MEDITATIVE BRIEFING
Digressive Reflection

Sept. 15 - The other day I saw something so quintessentially Danish that my failure to capture it on (digital) film will haunt me forever. I saw a pretty young Danish girl standing at the crosswalk of a quiet intersection, waiting for the lights to change so she could cross the street. That was very Danish of her, but the quintessential part was that she had obviously dyed her hair jet black, had several facial piercings, and wore a jacket emblazoned with a hand-drawn anarchist "A."

Welcome to Denmark, where even the anarchists cross with the lights.

Sometimes I anticipate reader objections or criticisms to things I write even as I write them. This has been getting especially weird lately, because the objections are becoming increasingly Danish in tone. As I wrote the preceding anecdote, for example, I could almost hear someone asking me, in a Danish accent, why on earth anarchists shouldn't obey the rules just like everybody else. We don't pull our laws out of a hat, do we? They're designed to help and protect us, aren't they? You think to be an anarchist you have to risk being run over by a truck?

A lot of popular Danish thought runs on these grooves. There was a headline in one of yesterday's papers about Danish ferries being easy terror targets. After a few horrifying paragraphs about the ease with which any of these boats could be destroyed along with everyone and everything on them, there came the level-headed Danish responses. Achieving total security would cost gargantuan piles of money and create unbearable boarding delays at every ferry. Achieving partial security would cost a lot of money (though not as much) and cause boarding delays (though not as lengthy), but would still leave the boats vulnerable to certain types of attack. So why bother?

Well, there's this:

The extremist group Ansar al-Zawahiri, which claimed responsibility for the kidnapping of two female Italian aid workers in Iraq, says the time has come for Denmark to face "punishment."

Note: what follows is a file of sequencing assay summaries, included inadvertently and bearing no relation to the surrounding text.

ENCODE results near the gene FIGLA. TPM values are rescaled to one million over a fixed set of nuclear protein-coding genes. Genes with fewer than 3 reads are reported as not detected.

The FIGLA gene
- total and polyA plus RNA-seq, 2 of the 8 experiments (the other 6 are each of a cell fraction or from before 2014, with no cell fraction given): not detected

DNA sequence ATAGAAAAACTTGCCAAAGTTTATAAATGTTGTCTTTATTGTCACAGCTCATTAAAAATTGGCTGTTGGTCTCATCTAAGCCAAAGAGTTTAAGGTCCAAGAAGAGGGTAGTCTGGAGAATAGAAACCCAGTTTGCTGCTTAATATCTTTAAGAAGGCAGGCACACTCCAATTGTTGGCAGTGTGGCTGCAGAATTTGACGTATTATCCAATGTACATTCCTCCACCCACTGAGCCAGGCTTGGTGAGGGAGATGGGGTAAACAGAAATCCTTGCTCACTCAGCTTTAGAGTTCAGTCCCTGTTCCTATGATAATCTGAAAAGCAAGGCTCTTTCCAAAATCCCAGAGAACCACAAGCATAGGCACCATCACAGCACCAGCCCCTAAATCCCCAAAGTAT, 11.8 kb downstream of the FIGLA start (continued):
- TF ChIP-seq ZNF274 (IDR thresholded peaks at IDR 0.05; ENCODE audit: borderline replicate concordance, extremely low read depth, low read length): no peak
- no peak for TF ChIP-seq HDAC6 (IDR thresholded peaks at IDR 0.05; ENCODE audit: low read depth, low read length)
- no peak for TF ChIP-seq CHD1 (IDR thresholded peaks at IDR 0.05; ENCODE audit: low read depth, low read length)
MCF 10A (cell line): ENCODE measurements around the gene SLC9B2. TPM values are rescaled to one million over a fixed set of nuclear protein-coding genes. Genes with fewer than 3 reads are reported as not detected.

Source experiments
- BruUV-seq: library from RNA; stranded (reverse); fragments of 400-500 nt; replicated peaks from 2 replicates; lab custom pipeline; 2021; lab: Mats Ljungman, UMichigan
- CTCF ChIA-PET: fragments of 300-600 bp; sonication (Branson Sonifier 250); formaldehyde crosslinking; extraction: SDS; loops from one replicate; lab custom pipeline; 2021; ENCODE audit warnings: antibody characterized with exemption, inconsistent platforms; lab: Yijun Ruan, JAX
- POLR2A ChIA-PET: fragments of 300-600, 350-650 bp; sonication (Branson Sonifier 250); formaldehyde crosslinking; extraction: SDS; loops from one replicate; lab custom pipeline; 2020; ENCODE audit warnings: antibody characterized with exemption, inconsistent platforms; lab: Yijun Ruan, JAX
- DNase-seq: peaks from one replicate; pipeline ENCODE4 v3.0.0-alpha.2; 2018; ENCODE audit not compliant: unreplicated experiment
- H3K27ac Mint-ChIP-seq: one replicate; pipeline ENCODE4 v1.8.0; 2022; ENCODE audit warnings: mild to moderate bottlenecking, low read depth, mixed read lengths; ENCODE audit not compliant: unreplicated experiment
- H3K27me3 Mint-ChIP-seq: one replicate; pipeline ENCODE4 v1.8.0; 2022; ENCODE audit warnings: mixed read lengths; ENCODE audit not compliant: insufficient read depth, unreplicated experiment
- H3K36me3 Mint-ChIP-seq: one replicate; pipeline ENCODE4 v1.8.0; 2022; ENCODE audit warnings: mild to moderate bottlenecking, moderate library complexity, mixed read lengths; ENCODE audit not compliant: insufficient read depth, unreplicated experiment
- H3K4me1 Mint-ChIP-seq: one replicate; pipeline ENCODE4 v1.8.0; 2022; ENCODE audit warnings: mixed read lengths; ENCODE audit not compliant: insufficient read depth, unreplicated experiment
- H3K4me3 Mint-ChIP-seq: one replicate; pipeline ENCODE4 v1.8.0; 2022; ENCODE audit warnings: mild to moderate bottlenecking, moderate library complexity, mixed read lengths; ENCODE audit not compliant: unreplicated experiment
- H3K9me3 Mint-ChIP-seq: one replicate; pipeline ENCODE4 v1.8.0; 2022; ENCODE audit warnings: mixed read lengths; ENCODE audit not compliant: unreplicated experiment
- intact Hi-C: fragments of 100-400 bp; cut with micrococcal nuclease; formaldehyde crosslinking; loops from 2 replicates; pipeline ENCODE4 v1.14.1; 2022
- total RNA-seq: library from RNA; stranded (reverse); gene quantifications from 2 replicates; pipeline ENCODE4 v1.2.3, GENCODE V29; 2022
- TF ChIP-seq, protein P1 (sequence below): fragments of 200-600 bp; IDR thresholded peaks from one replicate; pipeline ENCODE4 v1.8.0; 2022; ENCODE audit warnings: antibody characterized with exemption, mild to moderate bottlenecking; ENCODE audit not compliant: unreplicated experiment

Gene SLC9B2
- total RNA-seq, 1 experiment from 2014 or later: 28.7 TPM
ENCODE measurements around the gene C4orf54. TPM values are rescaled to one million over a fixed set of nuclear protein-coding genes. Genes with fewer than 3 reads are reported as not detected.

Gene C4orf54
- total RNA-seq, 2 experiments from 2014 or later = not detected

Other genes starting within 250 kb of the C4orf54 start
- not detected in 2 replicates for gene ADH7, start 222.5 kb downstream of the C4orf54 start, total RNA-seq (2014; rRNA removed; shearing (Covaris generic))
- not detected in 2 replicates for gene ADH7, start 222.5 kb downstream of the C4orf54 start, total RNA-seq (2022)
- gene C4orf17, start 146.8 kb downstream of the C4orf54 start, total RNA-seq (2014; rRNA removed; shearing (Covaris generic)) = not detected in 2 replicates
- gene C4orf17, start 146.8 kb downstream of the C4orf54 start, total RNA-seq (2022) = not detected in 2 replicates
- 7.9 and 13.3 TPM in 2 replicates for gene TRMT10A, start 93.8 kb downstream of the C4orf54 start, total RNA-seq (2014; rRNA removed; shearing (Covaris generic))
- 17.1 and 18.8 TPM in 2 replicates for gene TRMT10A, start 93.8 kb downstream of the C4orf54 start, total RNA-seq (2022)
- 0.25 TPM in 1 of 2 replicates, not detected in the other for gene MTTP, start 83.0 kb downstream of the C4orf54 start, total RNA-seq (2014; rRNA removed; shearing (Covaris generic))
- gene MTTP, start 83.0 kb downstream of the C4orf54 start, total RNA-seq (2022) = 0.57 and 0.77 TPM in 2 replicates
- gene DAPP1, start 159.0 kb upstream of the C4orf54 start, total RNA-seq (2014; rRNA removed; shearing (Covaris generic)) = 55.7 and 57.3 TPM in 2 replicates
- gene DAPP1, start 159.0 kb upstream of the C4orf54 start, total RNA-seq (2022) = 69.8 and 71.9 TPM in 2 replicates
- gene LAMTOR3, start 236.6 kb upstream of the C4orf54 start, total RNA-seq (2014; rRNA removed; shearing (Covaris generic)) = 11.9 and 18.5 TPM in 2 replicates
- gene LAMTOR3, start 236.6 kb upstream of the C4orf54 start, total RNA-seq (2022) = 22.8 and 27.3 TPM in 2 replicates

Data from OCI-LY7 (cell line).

In a statement released Friday, the group gave Italy 24 hours to release its female Muslim detainees in Iraq, and issued a warning to Denmark.

"The time has come for Denmark to take its share of the punishment," the statement read, adding: "Both Italy and Russia have been punished."

Ansar al-Zawahiri has reported ties to the al-Qaida terror network.

But as we've seen in the United States, such warnings aren't usually grounds for action and recriminations until after something has actually happened.

I admire the pragmatism of the Danish stance toward their ferries: they can't be made 100% safe without being made almost 100% useless. Now that there are bridges over the major Danish waterways, who's going to take a ferry that requires airport-intensive inspections of cars, luggage, and so on?

The Danes acknowledge the risk, examine the costs, and shrug. They're saying, this is a risk we can live with. And I really do admire that.

I sometimes get the sense that we Americans have a childlike notion of security—we believe, or want to believe, that we can immunize ourselves against tragedy if only we spend enough money, hire enough people, arm enough soldiers, build enough bombs, say enough prayers, hold enough vigils. Those things can certainly reduce risk and make us feel better, but they don't make us invulnerable. And when our sense of security is violated, as it was so very spectacularly about three years ago, we run for our guns and our lawyers—assuaging first our hunger for vengeance, then finding someone to blame. Someone must be accountable, after all, because all bad things are preventable.

* * *

So for all the talk of fairy-tales, the Danes are a sensible, practical, and sometimes painfully logical people. Which is why I wasn't surprised that although my Danish teacher shared my bewilderment at the bureaucracy's objections to us naming our daughter Molli, she didn't see why we wouldn't just name her Molly or Mollie. Couldn't we just change her name later?

It was interesting to observe how my classmates reacted. The spectrum ran from indifference ("So?") to indignant empathy ("That's obscene!"). As one student in particular struggled to understand what possible objection I could have to a government veto over my daughter's name, another rose to my defense.